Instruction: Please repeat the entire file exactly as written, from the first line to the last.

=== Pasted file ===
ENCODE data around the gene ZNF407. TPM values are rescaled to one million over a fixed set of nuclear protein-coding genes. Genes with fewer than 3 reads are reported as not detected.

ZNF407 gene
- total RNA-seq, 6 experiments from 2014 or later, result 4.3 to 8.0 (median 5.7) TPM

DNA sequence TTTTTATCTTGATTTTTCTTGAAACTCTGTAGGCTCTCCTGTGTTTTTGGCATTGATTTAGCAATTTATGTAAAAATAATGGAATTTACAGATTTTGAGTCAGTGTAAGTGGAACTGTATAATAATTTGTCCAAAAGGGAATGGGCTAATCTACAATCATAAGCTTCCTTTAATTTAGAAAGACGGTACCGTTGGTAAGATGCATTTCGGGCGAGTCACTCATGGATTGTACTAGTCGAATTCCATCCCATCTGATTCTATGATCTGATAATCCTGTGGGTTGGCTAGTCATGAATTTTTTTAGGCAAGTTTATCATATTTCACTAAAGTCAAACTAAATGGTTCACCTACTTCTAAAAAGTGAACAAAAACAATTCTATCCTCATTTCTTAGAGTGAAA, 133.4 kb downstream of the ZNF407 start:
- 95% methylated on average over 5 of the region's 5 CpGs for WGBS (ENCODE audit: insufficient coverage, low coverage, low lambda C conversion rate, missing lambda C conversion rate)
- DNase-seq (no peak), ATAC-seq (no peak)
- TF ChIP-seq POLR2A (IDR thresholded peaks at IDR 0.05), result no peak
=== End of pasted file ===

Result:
ENCODE data around the gene ZNF407. TPM values are rescaled to one million over a fixed set of nuclear protein-coding genes. Genes with fewer than 3 reads are reported as not detected.

ZNF407 gene
- total RNA-seq, 6 experiments from 2014 or later, result 4.3 to 8.0 (median 5.7) TPM

DNA sequence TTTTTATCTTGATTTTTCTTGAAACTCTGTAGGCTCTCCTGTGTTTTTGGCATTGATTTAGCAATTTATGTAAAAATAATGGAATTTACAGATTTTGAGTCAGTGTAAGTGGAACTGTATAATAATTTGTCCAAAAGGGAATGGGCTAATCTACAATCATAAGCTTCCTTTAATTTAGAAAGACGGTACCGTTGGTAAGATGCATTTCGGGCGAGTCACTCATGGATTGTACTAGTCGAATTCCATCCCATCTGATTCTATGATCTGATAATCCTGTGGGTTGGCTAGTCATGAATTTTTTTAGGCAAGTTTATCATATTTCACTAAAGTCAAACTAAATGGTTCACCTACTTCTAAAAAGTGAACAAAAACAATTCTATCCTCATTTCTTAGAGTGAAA, 133.4 kb downstream of the ZNF407 start:
- 95% methylated on average over 5 of the region's 5 CpGs for WGBS (ENCODE audit: insufficient coverage, low coverage, low lambda C conversion rate, missing lambda C conversion rate)
- DNase-seq (no peak), ATAC-seq (no peak)
- TF ChIP-seq POLR2A (IDR thresholded peaks at IDR 0.05), result no peak